The Green Street District

Located in Perry County | What you’ll find: Historical | Museum | Trips

Take a walk through Marion’s history. The accompanying map (see below) and  details guide you through the West Marion Historic District. Be sure to explore all the historic districts in Marion: Marion Courthouse Square, Green Street, West Marion, and Judson College. Each district includes unique examples of Marion’s historic architecture—from our old city hall, built in 1832, to beautiful antebellum homes and education institutions. Be sure to visit the Perry County Chamber website to listen to the stories of Marion and Perry County, as told by residents through an outstanding audio tour of the area.We invite you to explore them all!

The Green Street District

One of Marion’s earliest traffic arteries, Green Street includes thirty-three historic structures. Among them are homes of such antebellum community members as Governor Andrew Moore, artist Nicola Marschall, and the Myatt brothers, as well as the Whitman-Lee Gothic Revival home.

Marion Female Seminary (Audio Tour #6) – (West Monroe Street) Founded in 1836 as a school for girls. It was here that Nicola Marschall, an art teacher and native of St. Windel, Prussia, designed the first Confederate flag and the Confederate uniform.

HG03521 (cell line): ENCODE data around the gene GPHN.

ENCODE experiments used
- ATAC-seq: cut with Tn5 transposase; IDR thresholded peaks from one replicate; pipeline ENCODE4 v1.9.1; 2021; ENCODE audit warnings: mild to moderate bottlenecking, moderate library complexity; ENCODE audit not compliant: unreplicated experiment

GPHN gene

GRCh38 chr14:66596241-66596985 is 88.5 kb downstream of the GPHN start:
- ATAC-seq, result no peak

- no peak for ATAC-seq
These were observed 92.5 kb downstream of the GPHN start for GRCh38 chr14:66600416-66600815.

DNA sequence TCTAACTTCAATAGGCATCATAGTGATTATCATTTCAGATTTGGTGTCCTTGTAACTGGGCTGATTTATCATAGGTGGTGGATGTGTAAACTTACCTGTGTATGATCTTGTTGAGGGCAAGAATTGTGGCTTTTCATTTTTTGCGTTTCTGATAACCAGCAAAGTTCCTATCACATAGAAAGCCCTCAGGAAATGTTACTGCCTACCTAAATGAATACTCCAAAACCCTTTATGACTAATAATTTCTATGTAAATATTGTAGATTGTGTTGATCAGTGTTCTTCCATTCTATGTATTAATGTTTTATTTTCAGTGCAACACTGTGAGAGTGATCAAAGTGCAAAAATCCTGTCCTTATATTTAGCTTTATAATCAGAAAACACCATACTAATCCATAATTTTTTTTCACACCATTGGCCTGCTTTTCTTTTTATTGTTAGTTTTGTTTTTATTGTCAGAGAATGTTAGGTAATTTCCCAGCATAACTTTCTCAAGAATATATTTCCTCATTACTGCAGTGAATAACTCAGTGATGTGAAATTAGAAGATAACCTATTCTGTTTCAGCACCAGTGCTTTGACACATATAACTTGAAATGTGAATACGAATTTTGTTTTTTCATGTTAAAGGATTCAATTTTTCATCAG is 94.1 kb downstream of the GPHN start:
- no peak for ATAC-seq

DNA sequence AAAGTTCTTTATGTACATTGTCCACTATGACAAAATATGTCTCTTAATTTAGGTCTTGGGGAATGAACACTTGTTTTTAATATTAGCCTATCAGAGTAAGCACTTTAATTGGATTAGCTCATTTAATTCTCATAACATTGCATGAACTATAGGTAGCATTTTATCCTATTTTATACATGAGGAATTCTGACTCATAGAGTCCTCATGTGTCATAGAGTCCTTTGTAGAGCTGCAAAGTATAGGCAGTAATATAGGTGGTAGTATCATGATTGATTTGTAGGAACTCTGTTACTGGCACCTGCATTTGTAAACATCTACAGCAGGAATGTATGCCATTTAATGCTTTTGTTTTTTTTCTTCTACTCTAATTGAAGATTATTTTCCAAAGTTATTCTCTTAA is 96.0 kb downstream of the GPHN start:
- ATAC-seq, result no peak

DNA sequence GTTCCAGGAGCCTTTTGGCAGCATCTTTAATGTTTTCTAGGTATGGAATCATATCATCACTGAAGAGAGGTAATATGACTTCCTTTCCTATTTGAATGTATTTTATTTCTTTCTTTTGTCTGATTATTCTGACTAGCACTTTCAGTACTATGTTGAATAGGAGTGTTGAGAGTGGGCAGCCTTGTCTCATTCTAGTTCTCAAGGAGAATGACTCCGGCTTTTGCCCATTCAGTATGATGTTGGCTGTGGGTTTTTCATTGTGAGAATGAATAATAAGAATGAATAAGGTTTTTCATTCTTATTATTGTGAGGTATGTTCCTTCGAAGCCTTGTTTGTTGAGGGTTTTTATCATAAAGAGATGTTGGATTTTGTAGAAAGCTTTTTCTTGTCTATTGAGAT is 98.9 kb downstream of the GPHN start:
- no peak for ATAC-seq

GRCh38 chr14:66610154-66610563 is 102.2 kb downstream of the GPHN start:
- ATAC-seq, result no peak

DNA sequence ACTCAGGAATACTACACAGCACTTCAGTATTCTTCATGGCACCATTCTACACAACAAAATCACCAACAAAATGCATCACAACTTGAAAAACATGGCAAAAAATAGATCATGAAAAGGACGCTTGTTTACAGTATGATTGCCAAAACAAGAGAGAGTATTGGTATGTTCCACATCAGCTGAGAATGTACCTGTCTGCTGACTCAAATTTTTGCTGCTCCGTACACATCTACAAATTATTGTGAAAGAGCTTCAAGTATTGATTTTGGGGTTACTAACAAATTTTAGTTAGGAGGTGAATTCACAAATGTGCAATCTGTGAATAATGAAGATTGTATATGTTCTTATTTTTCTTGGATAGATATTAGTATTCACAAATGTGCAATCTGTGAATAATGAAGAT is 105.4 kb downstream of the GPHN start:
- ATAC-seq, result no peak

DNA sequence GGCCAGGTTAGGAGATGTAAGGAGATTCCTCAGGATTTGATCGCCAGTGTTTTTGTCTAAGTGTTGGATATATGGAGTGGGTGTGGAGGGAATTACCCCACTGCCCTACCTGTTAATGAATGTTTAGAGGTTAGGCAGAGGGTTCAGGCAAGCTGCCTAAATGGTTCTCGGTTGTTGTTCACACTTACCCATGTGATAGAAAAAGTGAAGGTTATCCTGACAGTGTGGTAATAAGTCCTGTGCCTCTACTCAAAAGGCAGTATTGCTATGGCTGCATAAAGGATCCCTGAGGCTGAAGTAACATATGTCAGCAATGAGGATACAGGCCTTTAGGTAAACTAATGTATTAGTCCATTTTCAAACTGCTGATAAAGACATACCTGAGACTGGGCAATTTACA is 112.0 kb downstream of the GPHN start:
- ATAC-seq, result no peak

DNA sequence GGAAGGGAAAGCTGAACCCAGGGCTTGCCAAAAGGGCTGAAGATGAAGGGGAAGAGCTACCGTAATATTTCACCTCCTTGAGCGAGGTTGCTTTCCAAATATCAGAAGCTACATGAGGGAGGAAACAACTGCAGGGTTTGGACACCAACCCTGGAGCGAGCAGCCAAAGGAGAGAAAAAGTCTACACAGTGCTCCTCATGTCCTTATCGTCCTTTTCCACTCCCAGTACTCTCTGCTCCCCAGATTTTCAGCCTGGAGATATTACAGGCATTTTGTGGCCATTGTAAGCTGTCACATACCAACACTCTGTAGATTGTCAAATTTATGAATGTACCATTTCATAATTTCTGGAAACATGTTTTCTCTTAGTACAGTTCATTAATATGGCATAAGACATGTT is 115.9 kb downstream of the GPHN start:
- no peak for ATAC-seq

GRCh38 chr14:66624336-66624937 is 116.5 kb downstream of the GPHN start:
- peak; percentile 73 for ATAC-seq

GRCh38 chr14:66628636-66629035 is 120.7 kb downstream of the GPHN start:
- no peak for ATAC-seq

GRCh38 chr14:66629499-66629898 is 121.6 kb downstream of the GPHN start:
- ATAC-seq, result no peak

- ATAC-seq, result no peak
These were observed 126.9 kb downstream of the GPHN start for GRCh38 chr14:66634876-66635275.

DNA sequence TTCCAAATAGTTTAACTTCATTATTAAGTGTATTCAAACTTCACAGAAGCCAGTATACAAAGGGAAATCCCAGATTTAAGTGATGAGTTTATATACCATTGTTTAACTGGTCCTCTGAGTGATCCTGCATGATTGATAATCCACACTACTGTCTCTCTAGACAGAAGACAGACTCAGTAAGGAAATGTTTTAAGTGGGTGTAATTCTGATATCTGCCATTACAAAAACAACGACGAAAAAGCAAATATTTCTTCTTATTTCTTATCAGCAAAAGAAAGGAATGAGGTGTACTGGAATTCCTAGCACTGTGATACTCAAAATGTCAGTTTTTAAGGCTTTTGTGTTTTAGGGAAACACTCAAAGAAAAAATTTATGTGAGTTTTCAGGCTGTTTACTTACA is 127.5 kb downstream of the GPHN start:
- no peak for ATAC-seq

Moore-Lee House (Audio Tour #45) – (West Green Street) Built during the 1840s, this is the only Gothic-style home in Marion. Constructed in the cruciform pattern.

Governor’s House (Audio Tour #32) – (West Green Street) Built in the 1830s, it was the home of Alabama’s First Civil War Governor, Andrew Barry Moore.

Lea House (Audio Tour #36) – (West Green Street) Home of Henry C. Lea, brother of Margaret Moffett Lea. The house was the site of Margaret’s marriage to General Sam Houston, President of the Republic of Texas in 1840.

A Brief History of Marion

In 1817, when the US government officially incorporated Alabama Territory, settlers flooded into this region, drawn by its forested hills, prairie grasslands, and rich Black Belt soil. They brought with them skills, values, and cultural institutions—including slavery—that shaped community life here. You’ll find a helpful brochure with a map of Marion and great information here: Marion Walking Tour Brochure.

Originally called Muckle’s Ridge when established in 1819, the city of Marion grew over the coming decades as settlers built homes, businesses, churches, schools, and other community facilities—many of which continue to grace our city.

During the Civil War, Marion’s Howard College served as a hospital for both Confederate and Union Soldiers. In the nearby cemetery of St. Wilfrid’s, soldiers from both armies rest side by side. More recently, during the Civil Rights era of the late 1950s and ‘60s, events in Marion helped prompt changes that led to passage of the Civil Rights Bill.

Attraction Photos

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